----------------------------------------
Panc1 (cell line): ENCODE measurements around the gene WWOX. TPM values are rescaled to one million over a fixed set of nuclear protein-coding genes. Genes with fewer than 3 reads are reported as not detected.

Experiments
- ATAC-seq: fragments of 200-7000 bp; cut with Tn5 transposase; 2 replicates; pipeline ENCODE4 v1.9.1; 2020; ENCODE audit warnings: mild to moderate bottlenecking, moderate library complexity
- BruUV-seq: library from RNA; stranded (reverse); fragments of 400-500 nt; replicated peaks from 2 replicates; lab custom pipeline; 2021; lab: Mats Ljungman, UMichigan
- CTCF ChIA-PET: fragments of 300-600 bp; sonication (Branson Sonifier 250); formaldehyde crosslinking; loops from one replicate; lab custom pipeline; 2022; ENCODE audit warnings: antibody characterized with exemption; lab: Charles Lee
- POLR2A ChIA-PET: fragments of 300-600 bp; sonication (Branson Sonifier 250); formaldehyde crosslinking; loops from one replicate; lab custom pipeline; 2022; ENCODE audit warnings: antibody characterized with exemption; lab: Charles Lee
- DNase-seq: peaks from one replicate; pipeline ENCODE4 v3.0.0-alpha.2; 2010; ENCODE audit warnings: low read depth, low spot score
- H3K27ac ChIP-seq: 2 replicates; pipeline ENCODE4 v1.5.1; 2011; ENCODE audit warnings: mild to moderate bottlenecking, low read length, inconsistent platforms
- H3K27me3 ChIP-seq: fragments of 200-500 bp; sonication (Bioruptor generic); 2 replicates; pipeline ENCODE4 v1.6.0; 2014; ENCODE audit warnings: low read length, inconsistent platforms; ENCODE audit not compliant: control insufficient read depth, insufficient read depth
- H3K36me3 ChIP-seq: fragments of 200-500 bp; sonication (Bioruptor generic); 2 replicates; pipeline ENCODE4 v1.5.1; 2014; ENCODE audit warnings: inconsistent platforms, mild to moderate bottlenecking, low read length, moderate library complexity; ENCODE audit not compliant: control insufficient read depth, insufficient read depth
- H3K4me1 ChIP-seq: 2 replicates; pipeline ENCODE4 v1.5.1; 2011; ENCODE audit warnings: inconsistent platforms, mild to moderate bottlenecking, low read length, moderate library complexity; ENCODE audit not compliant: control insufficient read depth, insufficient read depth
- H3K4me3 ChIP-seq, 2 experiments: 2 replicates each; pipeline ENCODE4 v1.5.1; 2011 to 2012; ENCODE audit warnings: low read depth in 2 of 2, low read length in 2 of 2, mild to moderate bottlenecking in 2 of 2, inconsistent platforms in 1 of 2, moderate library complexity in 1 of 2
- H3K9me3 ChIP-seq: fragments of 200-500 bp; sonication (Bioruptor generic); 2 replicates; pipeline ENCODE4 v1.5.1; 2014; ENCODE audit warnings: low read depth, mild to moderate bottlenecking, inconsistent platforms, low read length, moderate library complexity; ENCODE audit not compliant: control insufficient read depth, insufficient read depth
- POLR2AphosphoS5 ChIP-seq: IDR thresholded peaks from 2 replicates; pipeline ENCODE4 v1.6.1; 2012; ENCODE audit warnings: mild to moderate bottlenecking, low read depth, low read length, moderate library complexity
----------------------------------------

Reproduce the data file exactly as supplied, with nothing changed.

Panc1 (cell line): ENCODE measurements around the gene WWOX. TPM values are rescaled to one million over a fixed set of nuclear protein-coding genes. Genes with fewer than 3 reads are reported as not detected.

Experiments
- ATAC-seq: fragments of 200-7000 bp; cut with Tn5 transposase; 2 replicates; pipeline ENCODE4 v1.9.1; 2020; ENCODE audit warnings: mild to moderate bottlenecking, moderate library complexity
- BruUV-seq: library from RNA; stranded (reverse); fragments of 400-500 nt; replicated peaks from 2 replicates; lab custom pipeline; 2021; lab: Mats Ljungman, UMichigan
- CTCF ChIA-PET: fragments of 300-600 bp; sonication (Branson Sonifier 250); formaldehyde crosslinking; loops from one replicate; lab custom pipeline; 2022; ENCODE audit warnings: antibody characterized with exemption; lab: Charles Lee
- POLR2A ChIA-PET: fragments of 300-600 bp; sonication (Branson Sonifier 250); formaldehyde crosslinking; loops from one replicate; lab custom pipeline; 2022; ENCODE audit warnings: antibody characterized with exemption; lab: Charles Lee
- DNase-seq: peaks from one replicate; pipeline ENCODE4 v3.0.0-alpha.2; 2010; ENCODE audit warnings: low read depth, low spot score
- H3K27ac ChIP-seq: 2 replicates; pipeline ENCODE4 v1.5.1; 2011; ENCODE audit warnings: mild to moderate bottlenecking, low read length, inconsistent platforms
- H3K27me3 ChIP-seq: fragments of 200-500 bp; sonication (Bioruptor generic); 2 replicates; pipeline ENCODE4 v1.6.0; 2014; ENCODE audit warnings: low read length, inconsistent platforms; ENCODE audit not compliant: control insufficient read depth, insufficient read depth
- H3K36me3 ChIP-seq: fragments of 200-500 bp; sonication (Bioruptor generic); 2 replicates; pipeline ENCODE4 v1.5.1; 2014; ENCODE audit warnings: inconsistent platforms, mild to moderate bottlenecking, low read length, moderate library complexity; ENCODE audit not compliant: control insufficient read depth, insufficient read depth
- H3K4me1 ChIP-seq: 2 replicates; pipeline ENCODE4 v1.5.1; 2011; ENCODE audit warnings: inconsistent platforms, mild to moderate bottlenecking, low read length, moderate library complexity; ENCODE audit not compliant: control insufficient read depth, insufficient read depth
- H3K4me3 ChIP-seq, 2 experiments: 2 replicates each; pipeline ENCODE4 v1.5.1; 2011 to 2012; ENCODE audit warnings: low read depth in 2 of 2, low read length in 2 of 2, mild to moderate bottlenecking in 2 of 2, inconsistent platforms in 1 of 2, moderate library complexity in 1 of 2
- H3K9me3 ChIP-seq: fragments of 200-500 bp; sonication (Bioruptor generic); 2 replicates; pipeline ENCODE4 v1.5.1; 2014; ENCODE audit warnings: low read depth, mild to moderate bottlenecking, inconsistent platforms, low read length, moderate library complexity; ENCODE audit not compliant: control insufficient read depth, insufficient read depth
- POLR2AphosphoS5 ChIP-seq: IDR thresholded peaks from 2 replicates; pipeline ENCODE4 v1.6.1; 2012; ENCODE audit warnings: mild to moderate bottlenecking, low read depth, low read length, moderate library complexity